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Rise up rewarded for their trust

In Him, from whom all goodness springs,
And, shaking off earth's soiling dust
From their emancipated wings,
Wander for ever through those skies

Of radiance, where Love never dies!'

We are at a loss to conceive the inducement under which Mr Moore wrote the notes to this poem. The learning with which they are overlaid, though all second hand, could not have been collected by him without a good deal of labor; and yet no one class of readers will be instructed or pleased by it. The learned theologian will smile at it; the gentle reader will let the leaves, which contain it, remain uncut; while all will think that it savors too strongly of pedantry, to become a real scholar, like Mr Moore.

ART. XXIII.-A treatise on the Materia Medica, intended as a sequel to the Pharmacopoeia of the United States: being an account of the origin, qualities, and medical uses of the articles and compounds, which constitute that work, with their modes of prescription and administration. By Jacob Bigelow, M. D. author of American Medical Botany, and Professor of Materia Medica in Harvard University. Boston, Charles Ewer, 1822. pp. 424.

THIS treatise is founded upon the Pharmacopoeia of the United States, which has been lately adopted. To this work it is, as its title implies, a supplement or sequel, and consists of a commentary upon its several articles, and an account of their design, character, and application to use. A pharmacopœia is, in its nature, little more than a mere catalogue. It contains barely the names and origin of the simple substances employed in medicine, or of those which, if not simple, come already prepared into the hands of the apothecary; and the names, ingredients, and modes of preparation of those which are compounded by him. It is a pharmaceutical directory, which enumerates and describes such drugs and preparations as are called for by physicians, but enters not at all into a discussion of their virtues. It is a mere book of business, containing the information which it is necessary for the physician and apothecary to have in common. It informs the apothecary what New Series, No. 14.


the physican requires; it reminds the physician of what his apothecary keeps. As a book of instruction alone, it has, of course, little value; and requires to be accompanied by other works which enter into a description of the qualities and virtues of the articles it enumerates, in order to become of much use to the student. Such a work is this of Dr Bigelow. It is intended as the companion of the Pharmacopoeia. The establishment of a new system, which has altered in many particulars the pharmaceutical nomenclature formerly in use, new modelled many of the preparations, introduced some new articles and discarded some old ones, rendered such an undertaking at the present time peculiarly appropriate and seasonable. A consideration of the materia medica, in the most extensive manner of which it is capable, would embrace a consideration of the general principles upon which external agents produce changes in the actions of the system; of the relation between those changes, and the processes taking place in disease, in consequence of which the remedy removes or alleviates it; of the general objects or indications to be had in view in the treatment of disease, and of the nature of disease as connected with those indications; besides a simple detail of the qualities and uses of the separate articles of which the list of medicines is made up. Indeed a complete view of the materia medica embraces nearly the whole field of pathology and therapeutics. A complete treatise upon it would contain the greater part of that which is found in systems of practice, under a different arrangement, and considered in a different relation. Few writers, however, have proposed to themselves so extensive a plan; and the author of the work before us has confined himself to a simple detail of the history and uses of the articles enumerated by the Pharmacopoeia, without entering, except incidentally, into any of those discussions of a general character, to which we have alluded. So far as its plan extends, it is very complete; more so we suspect than any other modern treatise; and contains a greater mass of valuable information than is usually condensed into the same space. We can, of course, attempt no analysis of a book of this nature, particularly as the subjects, of which it treats, are possessed of little interest to general readers. But we proceed to give some slight account of the plan upon which it is written, with such remarks upon its character and execu..on as seem to us just.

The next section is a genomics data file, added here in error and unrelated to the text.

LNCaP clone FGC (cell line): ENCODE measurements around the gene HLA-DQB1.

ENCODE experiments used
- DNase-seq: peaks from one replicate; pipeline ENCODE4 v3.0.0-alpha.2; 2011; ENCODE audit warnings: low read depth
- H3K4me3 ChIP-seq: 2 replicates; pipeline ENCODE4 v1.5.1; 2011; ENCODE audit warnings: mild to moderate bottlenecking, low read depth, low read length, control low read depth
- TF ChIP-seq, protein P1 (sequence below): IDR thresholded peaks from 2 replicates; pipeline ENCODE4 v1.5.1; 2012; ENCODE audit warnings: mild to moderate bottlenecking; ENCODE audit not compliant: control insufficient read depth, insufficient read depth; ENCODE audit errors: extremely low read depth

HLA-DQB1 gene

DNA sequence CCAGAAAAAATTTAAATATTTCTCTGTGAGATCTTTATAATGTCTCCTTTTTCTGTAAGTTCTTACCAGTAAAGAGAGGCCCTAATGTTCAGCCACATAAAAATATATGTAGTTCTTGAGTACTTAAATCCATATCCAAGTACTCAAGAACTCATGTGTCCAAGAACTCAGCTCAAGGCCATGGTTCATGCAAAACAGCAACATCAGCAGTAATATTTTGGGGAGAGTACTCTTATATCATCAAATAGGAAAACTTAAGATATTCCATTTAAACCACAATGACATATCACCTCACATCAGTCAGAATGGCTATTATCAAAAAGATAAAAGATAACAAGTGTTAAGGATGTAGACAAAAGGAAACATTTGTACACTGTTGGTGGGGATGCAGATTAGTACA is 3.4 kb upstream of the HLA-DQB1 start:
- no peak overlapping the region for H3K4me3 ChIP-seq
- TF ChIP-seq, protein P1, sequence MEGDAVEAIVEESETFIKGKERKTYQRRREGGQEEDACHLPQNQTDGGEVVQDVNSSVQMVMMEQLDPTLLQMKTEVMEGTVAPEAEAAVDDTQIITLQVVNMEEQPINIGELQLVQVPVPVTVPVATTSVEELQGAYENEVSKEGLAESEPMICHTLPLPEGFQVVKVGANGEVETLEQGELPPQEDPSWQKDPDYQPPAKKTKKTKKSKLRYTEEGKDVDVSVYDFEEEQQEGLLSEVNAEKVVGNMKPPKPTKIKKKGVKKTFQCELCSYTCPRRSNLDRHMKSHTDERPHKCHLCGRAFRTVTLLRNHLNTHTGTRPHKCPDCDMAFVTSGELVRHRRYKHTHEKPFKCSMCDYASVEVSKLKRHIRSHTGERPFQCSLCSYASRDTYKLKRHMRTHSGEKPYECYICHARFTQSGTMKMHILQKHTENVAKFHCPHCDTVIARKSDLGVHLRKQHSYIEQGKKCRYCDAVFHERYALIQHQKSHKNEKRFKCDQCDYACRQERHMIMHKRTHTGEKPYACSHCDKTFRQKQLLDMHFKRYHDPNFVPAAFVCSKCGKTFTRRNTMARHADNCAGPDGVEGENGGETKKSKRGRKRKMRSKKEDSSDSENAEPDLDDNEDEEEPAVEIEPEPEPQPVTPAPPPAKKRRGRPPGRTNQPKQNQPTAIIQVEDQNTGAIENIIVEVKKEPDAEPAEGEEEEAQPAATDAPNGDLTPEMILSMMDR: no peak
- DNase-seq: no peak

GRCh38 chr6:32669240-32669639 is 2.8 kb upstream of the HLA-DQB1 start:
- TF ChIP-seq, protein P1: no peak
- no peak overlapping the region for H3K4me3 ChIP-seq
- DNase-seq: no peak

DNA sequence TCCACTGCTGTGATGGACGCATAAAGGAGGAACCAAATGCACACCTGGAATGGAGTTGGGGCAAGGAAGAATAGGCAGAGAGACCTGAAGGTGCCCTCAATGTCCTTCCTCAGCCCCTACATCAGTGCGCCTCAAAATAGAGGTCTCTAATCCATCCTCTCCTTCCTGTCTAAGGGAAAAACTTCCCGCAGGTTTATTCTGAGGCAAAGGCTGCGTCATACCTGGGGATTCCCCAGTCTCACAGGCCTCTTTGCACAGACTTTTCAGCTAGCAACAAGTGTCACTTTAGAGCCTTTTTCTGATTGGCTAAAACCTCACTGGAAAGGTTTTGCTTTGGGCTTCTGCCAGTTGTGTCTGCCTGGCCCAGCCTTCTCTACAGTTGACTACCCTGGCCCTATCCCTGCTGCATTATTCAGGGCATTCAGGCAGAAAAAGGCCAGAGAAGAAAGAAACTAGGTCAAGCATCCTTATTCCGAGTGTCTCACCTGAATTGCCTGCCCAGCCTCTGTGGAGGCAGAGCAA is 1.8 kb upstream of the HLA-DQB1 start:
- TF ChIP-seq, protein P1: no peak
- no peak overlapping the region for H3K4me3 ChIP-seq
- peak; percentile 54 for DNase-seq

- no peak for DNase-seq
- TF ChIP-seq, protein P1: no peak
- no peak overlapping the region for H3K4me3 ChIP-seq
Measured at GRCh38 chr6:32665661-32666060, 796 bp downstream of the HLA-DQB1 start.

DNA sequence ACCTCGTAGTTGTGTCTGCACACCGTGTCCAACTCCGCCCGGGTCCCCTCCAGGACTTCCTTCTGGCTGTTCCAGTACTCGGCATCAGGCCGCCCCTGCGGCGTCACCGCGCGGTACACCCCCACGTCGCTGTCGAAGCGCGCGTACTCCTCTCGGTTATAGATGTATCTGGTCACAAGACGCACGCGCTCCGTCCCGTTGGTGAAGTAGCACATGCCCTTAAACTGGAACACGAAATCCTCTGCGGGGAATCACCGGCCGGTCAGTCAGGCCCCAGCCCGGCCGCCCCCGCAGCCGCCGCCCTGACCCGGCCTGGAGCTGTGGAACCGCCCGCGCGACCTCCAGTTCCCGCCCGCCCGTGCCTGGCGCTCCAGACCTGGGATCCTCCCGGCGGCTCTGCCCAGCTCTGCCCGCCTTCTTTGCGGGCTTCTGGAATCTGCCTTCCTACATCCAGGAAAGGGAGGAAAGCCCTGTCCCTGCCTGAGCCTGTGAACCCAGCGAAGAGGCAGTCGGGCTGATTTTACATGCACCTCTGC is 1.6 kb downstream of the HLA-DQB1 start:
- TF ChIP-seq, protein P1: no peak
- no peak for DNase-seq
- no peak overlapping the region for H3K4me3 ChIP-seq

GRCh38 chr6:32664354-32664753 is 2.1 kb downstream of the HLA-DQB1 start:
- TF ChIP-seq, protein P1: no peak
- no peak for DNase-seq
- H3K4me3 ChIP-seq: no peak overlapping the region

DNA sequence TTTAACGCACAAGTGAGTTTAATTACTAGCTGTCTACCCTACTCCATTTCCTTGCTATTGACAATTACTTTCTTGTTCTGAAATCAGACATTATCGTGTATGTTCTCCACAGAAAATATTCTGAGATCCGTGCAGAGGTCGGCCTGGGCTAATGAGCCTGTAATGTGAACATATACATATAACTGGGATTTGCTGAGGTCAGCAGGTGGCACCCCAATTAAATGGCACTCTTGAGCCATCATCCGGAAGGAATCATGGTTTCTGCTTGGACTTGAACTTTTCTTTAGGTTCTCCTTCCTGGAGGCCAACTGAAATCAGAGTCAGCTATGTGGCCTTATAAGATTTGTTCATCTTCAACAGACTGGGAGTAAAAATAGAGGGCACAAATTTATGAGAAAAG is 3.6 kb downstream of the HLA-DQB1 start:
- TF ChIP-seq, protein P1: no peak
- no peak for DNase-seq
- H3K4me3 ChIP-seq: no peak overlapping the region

The subjects are arranged in alphabetical order; a method which undoubtedly has the recommendations the author points out and accords best with the objects he has in view, although it gives less opportunity for considering the modus operandi of medicines, or the rationale on which we are to proceed in their administration, than an arrangement into classes. It is true that a sketch of a system of classification is given at the commencement of the volume, and some remarks in explanation of the meaning to be affixed to the terms designating the different classes. But we think it would have been a valuable addition to the work, had the author entered into a more extended consideration of the general objects for which these different classes of remedies are administered, and the nature of their operation, since there are many important truths with regard to these subjects, and much information which might have been thrown together in this way, before entering upon the details of the work, for which a place could not afterwards be found under the head of any particular article.

Each article is described as it respects its origin, its qualities, its medical uses, its forms of exhibition, and doses. Where there is danger that its quality may be occasionally inferior, that it may have deteriorated, or been adulterated, the circumstances and appearance by which this can be ascertained are described, and much information afforded by which physicians may determine if the medicines met with in the shops of druggists are of good quality, from the proper source, and unmixed with any foreign ingredient.